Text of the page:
Food Habits, Growth, Conversion Efficiency and Response to Prey Odors of the Copperhead, Agkistrodon Contortrix
Date of Graduation
Master of Science in Biology
Food habits, conversion efficiency, and tongue flick rate (TFR) during exposure to food odors were investigated during this study. Sixty-one adult copperheads were examined for prey remains and yielded 31 prey items of which 50% were small mammals. Captive neonates were observed to feed only on small skinks, various small colubrid snakes, and plethodontid salamanders. Growth rate was similar for all snakes with average values of 2.6 mm/wk for adults and 2.1 mm/wk for juveniles. Rate of weight gain was strongly dependent on body weight with adults averaging 2.94 g/wk and juveniles 0.69 g/wk. Values for conversion efficiency averaged 25.4% for adults and 25.9% for juveniles. Copperheads explored a clean, novel environment with a similar TFR to an environment containing prey odors. This suggests that stimuli other than prey odors are necessary to stimulate the vomeronasal system of copperheads.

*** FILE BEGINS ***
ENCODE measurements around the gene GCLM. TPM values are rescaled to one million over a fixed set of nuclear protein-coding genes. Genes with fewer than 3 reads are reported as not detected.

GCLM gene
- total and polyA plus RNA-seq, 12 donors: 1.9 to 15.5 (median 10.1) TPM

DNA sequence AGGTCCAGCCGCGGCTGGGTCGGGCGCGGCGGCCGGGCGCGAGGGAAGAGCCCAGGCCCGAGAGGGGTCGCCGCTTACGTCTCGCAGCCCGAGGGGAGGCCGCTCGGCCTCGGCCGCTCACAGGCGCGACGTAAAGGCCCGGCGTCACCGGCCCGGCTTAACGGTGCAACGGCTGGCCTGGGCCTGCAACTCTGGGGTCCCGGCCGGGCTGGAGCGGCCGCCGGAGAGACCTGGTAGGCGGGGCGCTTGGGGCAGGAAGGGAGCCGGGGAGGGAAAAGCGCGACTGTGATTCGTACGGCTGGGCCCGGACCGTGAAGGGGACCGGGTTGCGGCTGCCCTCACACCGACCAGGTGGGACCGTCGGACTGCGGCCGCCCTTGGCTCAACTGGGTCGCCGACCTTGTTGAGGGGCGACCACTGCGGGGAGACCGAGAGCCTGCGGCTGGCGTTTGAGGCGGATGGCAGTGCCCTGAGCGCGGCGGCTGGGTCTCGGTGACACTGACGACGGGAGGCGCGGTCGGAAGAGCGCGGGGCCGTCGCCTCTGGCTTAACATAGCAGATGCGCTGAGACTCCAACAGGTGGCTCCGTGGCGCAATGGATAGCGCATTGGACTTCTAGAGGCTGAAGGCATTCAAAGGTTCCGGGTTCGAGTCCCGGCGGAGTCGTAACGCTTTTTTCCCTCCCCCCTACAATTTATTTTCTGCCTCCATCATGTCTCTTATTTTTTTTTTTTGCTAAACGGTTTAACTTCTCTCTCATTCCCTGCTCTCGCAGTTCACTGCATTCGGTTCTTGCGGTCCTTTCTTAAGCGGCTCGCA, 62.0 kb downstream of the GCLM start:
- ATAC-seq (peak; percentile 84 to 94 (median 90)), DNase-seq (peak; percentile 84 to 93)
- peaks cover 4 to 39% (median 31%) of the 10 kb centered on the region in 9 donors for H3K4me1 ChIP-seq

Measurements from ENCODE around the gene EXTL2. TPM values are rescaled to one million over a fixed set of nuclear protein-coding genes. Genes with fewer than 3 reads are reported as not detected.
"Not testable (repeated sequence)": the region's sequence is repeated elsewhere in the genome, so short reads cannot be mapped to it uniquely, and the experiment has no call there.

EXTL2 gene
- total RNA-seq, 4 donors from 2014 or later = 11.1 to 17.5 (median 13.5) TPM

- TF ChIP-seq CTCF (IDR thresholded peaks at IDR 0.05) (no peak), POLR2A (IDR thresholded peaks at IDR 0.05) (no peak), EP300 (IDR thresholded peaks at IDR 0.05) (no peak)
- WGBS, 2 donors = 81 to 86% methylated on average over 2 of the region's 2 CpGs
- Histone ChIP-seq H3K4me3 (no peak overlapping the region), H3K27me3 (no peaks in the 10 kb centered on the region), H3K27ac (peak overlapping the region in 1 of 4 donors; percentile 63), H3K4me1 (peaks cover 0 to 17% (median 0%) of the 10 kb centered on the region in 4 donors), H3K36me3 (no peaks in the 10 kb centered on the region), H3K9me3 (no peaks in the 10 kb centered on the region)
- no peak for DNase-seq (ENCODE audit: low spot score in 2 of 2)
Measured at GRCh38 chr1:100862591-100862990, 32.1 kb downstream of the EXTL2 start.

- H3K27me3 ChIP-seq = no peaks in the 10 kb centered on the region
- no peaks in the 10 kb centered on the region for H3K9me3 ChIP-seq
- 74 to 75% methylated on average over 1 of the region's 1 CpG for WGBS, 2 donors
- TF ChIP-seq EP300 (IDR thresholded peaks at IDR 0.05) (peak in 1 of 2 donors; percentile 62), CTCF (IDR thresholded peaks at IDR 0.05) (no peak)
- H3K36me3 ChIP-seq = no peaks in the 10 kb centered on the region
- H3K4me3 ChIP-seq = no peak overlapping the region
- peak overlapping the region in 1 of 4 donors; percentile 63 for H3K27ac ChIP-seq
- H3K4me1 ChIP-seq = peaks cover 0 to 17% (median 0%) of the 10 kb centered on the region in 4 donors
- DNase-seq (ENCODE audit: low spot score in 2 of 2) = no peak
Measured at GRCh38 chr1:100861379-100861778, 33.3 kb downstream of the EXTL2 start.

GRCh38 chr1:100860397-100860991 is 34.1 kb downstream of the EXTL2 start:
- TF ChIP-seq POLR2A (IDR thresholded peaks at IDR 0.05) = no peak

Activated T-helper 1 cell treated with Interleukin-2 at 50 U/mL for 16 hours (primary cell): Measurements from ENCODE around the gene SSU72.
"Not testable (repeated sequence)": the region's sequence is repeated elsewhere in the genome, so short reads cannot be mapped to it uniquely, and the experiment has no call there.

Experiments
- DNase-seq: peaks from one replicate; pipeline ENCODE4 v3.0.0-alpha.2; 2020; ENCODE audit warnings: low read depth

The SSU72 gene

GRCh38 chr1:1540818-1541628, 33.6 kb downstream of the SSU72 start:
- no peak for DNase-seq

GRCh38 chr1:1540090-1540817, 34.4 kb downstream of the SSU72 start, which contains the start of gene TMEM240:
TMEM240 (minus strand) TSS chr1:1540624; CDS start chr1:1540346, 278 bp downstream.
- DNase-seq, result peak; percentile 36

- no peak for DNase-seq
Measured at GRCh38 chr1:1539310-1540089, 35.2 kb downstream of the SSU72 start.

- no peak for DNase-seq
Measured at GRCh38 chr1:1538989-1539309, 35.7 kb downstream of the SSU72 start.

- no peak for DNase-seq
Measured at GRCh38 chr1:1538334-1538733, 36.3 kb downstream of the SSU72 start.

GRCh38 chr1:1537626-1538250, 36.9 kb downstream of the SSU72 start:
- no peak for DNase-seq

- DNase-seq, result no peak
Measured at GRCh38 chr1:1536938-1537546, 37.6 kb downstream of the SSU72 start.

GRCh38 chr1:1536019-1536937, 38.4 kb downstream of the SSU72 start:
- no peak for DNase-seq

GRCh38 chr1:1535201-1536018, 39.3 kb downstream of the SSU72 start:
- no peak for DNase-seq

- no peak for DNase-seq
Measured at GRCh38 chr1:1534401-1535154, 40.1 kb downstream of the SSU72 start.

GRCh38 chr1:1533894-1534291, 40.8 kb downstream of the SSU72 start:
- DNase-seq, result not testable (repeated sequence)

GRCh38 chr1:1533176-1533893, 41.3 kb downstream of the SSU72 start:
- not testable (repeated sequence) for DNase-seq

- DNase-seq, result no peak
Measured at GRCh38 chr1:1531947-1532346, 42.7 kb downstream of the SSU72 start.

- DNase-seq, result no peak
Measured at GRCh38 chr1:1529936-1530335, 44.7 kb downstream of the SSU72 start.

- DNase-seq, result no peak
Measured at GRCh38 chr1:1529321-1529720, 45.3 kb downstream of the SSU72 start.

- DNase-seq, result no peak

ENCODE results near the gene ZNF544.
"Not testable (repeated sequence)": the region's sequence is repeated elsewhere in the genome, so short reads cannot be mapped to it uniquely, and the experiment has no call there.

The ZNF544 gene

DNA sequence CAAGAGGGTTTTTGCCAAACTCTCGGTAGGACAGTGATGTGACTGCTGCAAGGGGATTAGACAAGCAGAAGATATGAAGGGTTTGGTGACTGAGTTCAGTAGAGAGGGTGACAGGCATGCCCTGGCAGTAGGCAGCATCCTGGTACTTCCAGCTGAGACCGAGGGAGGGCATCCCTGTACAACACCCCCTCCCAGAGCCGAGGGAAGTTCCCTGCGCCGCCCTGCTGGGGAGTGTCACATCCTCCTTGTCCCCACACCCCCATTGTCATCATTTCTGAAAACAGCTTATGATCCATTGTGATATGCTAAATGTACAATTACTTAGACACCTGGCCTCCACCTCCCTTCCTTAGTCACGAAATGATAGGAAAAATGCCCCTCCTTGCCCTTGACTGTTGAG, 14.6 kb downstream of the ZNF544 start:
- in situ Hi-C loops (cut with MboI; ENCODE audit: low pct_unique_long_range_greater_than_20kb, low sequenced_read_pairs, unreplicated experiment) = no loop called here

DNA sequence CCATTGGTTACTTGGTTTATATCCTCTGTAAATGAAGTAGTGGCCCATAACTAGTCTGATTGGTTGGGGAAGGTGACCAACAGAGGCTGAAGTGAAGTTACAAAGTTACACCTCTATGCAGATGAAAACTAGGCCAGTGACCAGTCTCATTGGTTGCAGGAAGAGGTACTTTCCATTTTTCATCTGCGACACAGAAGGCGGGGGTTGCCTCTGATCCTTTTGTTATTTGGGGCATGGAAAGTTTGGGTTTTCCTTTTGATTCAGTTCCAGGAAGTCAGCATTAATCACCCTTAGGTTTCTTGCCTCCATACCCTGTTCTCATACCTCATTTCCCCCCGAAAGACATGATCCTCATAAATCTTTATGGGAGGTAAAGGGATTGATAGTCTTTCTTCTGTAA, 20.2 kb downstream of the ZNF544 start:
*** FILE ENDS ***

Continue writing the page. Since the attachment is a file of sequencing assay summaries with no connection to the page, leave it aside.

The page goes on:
© Brian D Greene
Greene, Brian D., "Food Habits, Growth, Conversion Efficiency and Response to Prey Odors of the Copperhead, Agkistrodon Contortrix" (1988). MSU Graduate Theses. 213.